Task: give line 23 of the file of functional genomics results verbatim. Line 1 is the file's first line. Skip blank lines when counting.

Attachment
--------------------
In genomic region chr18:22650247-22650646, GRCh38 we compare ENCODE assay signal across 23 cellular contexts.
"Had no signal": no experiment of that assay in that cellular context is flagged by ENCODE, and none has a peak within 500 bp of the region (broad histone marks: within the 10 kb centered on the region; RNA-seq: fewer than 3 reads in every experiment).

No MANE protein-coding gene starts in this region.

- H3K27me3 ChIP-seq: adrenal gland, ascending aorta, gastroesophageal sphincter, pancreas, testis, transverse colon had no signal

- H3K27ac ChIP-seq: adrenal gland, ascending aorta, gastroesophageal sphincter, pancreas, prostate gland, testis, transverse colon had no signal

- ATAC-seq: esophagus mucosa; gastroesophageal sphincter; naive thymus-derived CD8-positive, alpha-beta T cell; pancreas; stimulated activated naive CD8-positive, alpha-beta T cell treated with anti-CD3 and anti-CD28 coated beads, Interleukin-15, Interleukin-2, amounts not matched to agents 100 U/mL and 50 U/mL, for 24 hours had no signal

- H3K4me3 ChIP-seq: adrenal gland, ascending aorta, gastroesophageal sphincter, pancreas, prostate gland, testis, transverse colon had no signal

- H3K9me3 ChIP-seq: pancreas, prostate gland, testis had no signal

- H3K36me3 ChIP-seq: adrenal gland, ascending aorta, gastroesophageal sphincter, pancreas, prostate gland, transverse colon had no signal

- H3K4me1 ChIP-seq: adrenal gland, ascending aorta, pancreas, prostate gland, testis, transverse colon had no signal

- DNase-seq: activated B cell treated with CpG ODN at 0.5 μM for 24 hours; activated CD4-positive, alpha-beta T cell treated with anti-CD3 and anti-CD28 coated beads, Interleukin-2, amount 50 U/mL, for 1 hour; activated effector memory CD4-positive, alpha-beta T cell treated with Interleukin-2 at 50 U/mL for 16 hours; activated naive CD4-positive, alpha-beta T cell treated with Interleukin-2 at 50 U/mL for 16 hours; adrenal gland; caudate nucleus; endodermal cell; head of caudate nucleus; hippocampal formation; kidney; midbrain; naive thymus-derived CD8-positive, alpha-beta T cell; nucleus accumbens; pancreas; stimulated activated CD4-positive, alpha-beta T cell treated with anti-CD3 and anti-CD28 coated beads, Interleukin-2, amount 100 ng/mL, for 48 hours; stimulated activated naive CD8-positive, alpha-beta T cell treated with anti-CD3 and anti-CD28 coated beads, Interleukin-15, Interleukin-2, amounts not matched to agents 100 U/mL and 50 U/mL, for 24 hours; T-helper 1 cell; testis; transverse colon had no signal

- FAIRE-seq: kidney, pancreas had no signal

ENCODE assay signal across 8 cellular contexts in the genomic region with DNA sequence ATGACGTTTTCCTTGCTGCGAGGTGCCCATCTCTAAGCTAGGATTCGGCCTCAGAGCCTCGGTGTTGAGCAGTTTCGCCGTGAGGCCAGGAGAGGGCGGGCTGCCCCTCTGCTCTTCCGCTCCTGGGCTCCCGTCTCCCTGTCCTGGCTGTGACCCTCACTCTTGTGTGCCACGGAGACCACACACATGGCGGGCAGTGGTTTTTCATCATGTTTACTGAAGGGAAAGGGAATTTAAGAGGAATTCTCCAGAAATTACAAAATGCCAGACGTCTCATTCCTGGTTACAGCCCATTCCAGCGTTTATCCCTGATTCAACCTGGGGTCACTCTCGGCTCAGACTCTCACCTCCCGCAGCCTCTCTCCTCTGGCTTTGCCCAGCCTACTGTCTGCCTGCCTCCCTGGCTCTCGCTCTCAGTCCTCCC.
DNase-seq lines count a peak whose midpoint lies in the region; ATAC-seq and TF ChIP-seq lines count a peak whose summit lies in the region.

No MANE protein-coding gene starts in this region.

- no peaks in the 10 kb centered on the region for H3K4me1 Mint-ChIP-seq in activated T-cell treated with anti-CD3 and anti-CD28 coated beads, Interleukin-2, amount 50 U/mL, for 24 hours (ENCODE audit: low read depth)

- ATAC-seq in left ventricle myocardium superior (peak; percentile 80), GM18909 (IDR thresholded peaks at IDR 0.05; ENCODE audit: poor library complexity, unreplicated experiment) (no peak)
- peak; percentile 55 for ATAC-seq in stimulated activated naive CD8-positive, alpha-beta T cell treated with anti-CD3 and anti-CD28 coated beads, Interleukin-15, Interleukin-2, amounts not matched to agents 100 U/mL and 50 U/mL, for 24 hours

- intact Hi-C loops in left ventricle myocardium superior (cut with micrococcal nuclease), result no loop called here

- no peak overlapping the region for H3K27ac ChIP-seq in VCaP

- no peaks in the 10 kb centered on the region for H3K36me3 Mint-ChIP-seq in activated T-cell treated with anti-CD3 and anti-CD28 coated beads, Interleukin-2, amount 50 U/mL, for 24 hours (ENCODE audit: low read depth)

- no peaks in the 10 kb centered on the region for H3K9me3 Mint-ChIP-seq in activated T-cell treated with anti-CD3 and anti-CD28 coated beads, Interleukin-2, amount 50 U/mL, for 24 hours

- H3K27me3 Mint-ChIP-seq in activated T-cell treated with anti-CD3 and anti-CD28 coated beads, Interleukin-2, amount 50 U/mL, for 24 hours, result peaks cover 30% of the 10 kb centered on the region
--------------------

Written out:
- H3K27me3 Mint-ChIP-seq in activated T-cell treated with anti-CD3 and anti-CD28 coated beads, Interleukin-2, amount 50 U/mL, for 24 hours, result peaks cover 30% of the 10 kb centered on the region